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The Pentagon's Commemorating the 50th Anniversary of the Vietnam War. Just How Accurate Is It?

Historians/History
tags: Vietnam War



Edwin Moise, a professor of history at Clemson University, is the author of Tonkin Gulf and the Escalation of the Vietnam War (North Carolina Press, 1996). He is currently writing a book on the Tet Offensive of 1968.


There has been controversy recently over a program to commemorate the 50th anniversary of the Vietnam War, run by the Department of Defense. An article in the New York Times October 10, “Pentagon’s Web Timeline Brings Back Vietnam, and Protesters,” by Sheryl Stolberg, mentioned that I said I had found minor inaccuracies in an Interactive Timeline, that the Department of Defense has placed online as part of this project. I have been asked to cite examples.

I have looked at the timeline for the two years in which I am particularly interested, 1964 and 1968.

For 1964, I noticed the entries:

MAY 22, 1964:  AIR AMERICA FLIES FIRST SEARCH AND RESCUE MISSION IN LAOS AND NORTH VIETNAM

Air America, formerly the Civil Air Transport, begins search and rescue missions in Laos and North Vietnam. Its first rescue of a downed flyer is 6 June 1964.

Comment: The first rescue of a downed flyer in Laos was on June 8, 1964. There had been an attempted rescue of a previous downed flyer on June 6, but it had failed. I do not believe any such search and rescue missions were flown in North Vietnam at any time in 1964.

AUGUST 2, 1964:  GULF OF TONKIN INCIDENT (¼)

. . . On August 2, 1964, the destroyer USS Maddox is stationed in the Gulf of Tonkin in support of South Vietnamese espionage operations off the coast of North Vietnam. . . .

Comment: The operations off the coast of North Vietnam were not espionage operations, they were armed attacks against coastal facilities. And the Maddox was not really stationed in support of those operations; the Maddox was on an intelligence-gathering mission.

When Nick Turse first asked me to look at the timeline early this year, the entries that caught my eye included:

JULY 11,1964: JOINT CHIEFS OF STAFF (JCS) UNVEILED "94 TARGET LIST"

AUGUST 4, 1964: TWO U.S. AIRCRAFT DOWNED

I told Turse that the Joint Chiefs had not even come close to unveiling that famous list of 94 potential bombing targets in North Vietnam during July 1964, and that no American aircraft had been downed on August 4, 1964. These entries have since then disappeared from the timeline, probably as a result of prodding by Turse.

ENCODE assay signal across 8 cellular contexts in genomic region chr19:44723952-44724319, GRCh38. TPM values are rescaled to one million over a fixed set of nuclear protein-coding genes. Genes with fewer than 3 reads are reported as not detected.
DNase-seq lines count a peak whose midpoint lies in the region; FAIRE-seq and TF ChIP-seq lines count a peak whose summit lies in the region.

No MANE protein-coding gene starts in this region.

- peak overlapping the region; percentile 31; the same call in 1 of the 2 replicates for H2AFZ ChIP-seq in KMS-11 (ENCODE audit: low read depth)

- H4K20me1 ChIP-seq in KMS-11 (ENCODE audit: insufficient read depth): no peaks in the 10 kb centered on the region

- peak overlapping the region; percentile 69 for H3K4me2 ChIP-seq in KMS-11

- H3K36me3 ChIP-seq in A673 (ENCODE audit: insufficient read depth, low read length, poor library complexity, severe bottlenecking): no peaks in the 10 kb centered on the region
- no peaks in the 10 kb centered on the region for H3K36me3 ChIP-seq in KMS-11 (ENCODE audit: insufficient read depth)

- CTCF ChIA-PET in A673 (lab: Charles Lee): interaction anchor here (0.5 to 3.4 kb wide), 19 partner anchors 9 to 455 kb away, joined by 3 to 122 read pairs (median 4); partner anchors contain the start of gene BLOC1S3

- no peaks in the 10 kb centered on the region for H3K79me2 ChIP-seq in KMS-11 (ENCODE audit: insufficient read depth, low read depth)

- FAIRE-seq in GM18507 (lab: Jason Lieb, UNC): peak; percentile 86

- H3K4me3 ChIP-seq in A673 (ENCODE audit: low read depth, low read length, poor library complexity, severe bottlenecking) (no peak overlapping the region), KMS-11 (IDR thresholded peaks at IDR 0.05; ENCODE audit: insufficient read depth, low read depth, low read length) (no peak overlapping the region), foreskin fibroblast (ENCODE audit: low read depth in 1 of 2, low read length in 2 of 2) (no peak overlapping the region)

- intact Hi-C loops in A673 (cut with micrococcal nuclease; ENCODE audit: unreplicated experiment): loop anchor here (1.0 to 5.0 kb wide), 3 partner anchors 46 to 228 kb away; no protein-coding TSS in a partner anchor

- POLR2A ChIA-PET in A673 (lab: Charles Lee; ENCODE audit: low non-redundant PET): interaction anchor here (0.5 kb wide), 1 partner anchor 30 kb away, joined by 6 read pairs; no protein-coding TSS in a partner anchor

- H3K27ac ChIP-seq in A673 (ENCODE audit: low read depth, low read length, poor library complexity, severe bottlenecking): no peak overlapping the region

For 1968, I noticed the entries:

JANUARY 30, 1968: VIET CONG LAUNCH TET OFFENSIVE

From January 30 to February 28, 1968, an estimated 84,000 communist forces carry out a countrywide offensive that starts during the Vietnamese Tet holidays. Viet Cong and North Vietnamese troops strike 36 provincial capitals and capture most of Hue, the old imperial capital of Vietnam. . . . In the central coastal area, the fighting starts on January 29 because enemy commanders there use a different lunar calendar.

Comment: This entry treats the Tet Offensive as having begun on January 30 for South Vietnam as a whole, but on January 29 in the central coastal areas. Each of these dates is one day off. It began on January 31 in South Vietnam as a whole, but on January 30 in the central coastal area.

JANUARY 31, 1968: BATTLE OF HUE BEGINS

. . . The defeat of the Communist forces at Hue possibly prevents them from taking the two northern provinces of South Vietnam.

Comment: The suggestion that if the Communist forces had managed to hold onto Hue, this might have enabled them to take the whole of the two northern provinces of South Vietnam, is an absurd exaggeration of the importance of Hue and of the forces fighting there.

FEBRUARY 24, 1968: NAVY ACTIVATES TASK FORCE CLEARWATER TO KEEP SHIPMENTS TO KHE SANH

Concerned that the water access to Dong Ha, the main transshipment point to Khe Sanh, would become cut off, General Creighton Abrams, Deputy Commander of MACV, requests that the Navy stand up a patrol force for the Cua Viet River. . . .

Comment: Dong Ha was not, during that period, a significant transshipment point, much less the main one, supporting Khe Sanh. If Khe Sanh had been getting supplies by road, Dong Ha would have been a vital transshipment point, but Khe Sanh was supplied entirely by air.



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